366 projects

2012 to 2013

Fraser fir is considered a premium tree and is favored by many NY Christmas tree growers, unfortunately it often suffers from root rot and sudden death. Over the past few years our work looked at three components of the problem in order to develop solutions for growers. In 2012 and 2013 we looked at the relationship of soil characteristics with tree death at four NY farms.

2012 to 2014

Virtually no research has been conducted on dairy cattle diet during the immediate postcalving period. Research in our laboratory demonstrated that rations that are more fermentable and provide more substrate for liver gluconeogenesis improved feed intake and milk production and decreased circulating concentrations of physiological markers related to negative energy balance, indicating improved metabolic health in these cows.

2012 to 2013

A field study was established in 2012 to evaluate the effect that vigorous cultivation (rototilling) may have on improving the efficacy of currently registered herbicides. The target weed, mugwort (Artemisia vulgaris), has deep rhizomes that often allow it to escape complete control with available herbicides. If a late summer rototilling can reduce the size of the rhizomes and bring them closer to the surface, then fall-applied herbicides should be more effective in preventing the smaller rhizomes from regenerating shoots the following spring.

2012

Greenhouse production represents a high-value segment of NYS agriculture with a wholesale value greater than $200 million annually. Greenhouse floriculture crops are often subjected to stressful environments (such as temperature extremes and drought stress) in both the greenhouse and consumer environment. Enhancing plant tolerance to abiotic stresses would enhance grower profitability and consumer success with greenhouse grown plants. We have investigate the role of silicon as a beneficial fertilizer element to enhance plant abiotic stress.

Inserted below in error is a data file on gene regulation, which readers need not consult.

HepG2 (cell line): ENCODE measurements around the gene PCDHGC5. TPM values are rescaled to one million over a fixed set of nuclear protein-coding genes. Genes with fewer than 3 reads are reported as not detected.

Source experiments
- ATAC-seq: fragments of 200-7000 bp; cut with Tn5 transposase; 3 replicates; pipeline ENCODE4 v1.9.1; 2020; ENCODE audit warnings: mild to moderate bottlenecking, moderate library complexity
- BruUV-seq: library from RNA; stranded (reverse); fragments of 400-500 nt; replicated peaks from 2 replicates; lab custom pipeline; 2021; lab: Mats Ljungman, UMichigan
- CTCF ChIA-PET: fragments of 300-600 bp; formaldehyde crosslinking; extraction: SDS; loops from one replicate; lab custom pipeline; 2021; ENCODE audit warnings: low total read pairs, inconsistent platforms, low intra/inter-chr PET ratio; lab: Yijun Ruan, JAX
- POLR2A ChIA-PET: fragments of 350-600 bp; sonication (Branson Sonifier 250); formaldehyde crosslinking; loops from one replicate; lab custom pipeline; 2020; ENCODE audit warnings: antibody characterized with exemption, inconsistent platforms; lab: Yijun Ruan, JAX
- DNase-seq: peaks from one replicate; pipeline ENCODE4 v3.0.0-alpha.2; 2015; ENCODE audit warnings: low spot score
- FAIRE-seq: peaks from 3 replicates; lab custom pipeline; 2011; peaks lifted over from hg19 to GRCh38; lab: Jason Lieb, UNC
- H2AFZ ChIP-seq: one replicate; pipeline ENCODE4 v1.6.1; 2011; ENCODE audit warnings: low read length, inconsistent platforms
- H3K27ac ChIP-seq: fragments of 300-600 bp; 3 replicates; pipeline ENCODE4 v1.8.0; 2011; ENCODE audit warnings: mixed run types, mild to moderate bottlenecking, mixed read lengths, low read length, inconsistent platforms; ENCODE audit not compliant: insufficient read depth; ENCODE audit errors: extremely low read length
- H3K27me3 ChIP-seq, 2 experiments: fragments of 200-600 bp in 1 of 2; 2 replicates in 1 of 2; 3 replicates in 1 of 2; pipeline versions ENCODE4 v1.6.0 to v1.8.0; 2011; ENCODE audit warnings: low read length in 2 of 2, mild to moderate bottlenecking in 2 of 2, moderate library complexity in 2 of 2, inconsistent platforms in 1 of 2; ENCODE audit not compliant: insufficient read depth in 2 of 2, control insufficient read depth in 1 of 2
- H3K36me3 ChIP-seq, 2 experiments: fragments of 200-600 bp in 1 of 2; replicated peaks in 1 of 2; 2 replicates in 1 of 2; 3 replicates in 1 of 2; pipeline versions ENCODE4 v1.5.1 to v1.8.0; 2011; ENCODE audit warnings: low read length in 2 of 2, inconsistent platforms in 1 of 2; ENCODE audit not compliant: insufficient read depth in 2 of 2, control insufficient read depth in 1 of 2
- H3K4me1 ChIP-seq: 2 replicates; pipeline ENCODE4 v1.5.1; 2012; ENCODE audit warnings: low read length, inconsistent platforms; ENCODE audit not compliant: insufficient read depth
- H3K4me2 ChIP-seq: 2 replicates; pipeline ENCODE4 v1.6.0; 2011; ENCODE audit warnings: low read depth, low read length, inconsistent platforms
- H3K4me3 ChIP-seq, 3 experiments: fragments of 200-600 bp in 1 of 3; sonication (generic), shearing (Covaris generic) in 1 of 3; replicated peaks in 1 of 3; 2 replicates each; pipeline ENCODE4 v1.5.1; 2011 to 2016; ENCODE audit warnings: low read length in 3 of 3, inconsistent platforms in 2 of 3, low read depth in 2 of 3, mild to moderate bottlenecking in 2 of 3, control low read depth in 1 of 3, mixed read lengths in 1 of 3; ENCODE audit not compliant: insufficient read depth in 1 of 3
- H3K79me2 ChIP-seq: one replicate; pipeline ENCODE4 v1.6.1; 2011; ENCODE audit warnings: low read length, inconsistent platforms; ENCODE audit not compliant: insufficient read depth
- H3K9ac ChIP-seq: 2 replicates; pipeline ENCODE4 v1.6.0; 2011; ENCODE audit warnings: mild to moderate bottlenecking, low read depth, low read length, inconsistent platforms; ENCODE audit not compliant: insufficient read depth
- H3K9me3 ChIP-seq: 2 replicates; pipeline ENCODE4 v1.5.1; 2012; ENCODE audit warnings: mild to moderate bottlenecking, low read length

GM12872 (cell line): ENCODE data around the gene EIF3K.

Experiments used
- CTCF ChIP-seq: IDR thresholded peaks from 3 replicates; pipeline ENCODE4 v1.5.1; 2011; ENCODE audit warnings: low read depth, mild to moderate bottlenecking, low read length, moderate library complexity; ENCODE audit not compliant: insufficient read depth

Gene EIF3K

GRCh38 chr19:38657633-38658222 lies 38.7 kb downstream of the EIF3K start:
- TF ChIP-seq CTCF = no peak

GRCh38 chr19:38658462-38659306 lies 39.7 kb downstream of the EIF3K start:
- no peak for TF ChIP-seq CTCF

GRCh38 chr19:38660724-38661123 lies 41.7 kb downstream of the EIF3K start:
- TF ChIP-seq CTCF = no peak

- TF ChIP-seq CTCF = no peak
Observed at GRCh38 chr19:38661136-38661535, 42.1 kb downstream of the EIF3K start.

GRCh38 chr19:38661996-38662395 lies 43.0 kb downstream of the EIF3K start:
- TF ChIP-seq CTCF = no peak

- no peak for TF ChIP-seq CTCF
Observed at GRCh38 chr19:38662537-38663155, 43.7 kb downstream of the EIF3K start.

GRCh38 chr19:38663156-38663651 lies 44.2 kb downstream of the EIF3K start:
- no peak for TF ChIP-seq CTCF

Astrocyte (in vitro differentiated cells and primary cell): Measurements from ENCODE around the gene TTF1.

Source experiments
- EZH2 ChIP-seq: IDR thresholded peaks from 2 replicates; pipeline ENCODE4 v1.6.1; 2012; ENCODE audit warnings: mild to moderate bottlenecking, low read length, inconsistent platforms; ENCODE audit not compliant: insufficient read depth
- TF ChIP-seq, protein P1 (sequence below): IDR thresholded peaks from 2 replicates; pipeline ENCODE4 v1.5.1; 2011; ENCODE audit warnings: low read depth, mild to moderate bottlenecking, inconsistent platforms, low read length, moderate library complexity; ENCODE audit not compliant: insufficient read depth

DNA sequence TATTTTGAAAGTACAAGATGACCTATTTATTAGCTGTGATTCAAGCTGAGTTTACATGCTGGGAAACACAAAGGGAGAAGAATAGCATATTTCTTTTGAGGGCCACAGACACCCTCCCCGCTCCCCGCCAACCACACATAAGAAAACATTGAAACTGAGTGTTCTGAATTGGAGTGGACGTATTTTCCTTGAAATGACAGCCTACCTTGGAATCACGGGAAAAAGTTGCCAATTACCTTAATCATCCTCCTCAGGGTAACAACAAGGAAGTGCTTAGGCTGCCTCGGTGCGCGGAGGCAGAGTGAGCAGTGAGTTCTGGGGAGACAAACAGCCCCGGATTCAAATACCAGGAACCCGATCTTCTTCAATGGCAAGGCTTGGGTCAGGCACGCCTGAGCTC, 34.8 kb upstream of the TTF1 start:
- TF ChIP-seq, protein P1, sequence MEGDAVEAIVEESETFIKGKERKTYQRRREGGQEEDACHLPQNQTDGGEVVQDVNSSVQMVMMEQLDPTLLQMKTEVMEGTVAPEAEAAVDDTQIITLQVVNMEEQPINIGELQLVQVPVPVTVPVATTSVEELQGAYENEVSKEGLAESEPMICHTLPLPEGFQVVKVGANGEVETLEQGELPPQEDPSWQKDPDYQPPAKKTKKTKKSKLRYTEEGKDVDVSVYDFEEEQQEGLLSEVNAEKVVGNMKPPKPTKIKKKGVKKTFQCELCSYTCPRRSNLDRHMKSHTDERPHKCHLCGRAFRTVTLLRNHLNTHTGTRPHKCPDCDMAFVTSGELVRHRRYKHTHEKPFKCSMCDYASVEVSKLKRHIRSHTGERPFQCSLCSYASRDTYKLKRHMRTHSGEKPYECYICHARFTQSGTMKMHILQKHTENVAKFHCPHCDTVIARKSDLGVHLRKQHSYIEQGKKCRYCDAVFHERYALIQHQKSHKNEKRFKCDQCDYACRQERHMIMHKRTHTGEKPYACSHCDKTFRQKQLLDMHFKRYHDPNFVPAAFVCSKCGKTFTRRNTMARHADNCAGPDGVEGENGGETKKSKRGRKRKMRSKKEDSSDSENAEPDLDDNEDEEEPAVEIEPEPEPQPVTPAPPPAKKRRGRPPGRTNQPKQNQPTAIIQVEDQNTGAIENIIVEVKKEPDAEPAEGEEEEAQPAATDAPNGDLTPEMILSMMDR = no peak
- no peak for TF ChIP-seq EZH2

2012

Spotted wing drosophila (SWD) is a new invasive insect pest of soft-skinned fruit crops. Unlike most fruit flies that only infest overripe and rotten fruit, female SWD will lay eggs in ripening and ripe fruit and therefore, represents a significant threat. Our research has focused on learning more about the general biology of SWD and developing and testing short and longer-term pest management strategies as well as communicating results of our research to fruit growers in NY and surrounding states.

2012

A collaborative effort between extension and research staff of the Lake Erie Regional Grape Program (LERGP) at the Cornell Lake Erie Research and Extension Laboratory (CLEREL) and area growers provided the information needed to more accurately predict freeze damage for Concord grape production in the Lake Erie region.

2012 to 2015

Small grains provide multiple benefits to organic farms, but are often underutilized because of their relatively low economic value. Our value added grains project has added value in multiple ways to wheat and specialty grain crops to substantially increase their production and enhance the diversity and sustainability of organic farms. By providing the farmer with rotation options the efficiency of production is increased for the farmer and thereby resulting in higher profits. Specialty grains grown organically are environmentally friendly crops and help reduce soil erosion.

2012

We are working to frame a regional discussion around Agriculture Economic Development vis-à-vis the NYS Regional Economic Development Councils. CCE's Harvest NY initiative focuses on a region that intersects with 3 regional economic development councils.

2012

Season extension techniques researched and promoted by the Cornell Vegetable Program allowed a NY grower to harvest tomatoes beyond the first frost. The Harvest New York team was then instrumental in connecting this production with the Southern Tier Foodbank, providing access to local, nutritious vegetables to low-income populations.

2012

The New York State Field Crop Weekly Pest Report provides timely pest information to field crop extension educators and agricultural professionals. The report compiles weekly pest and crop observations collected by field crop extension personnel across New York. In addition, the weekly report provides a vehicle to disseminate other relevant integrated pest management (IPM) information, such as pest identification, scouting techniques, and a calendar with suggestions for pest management activities.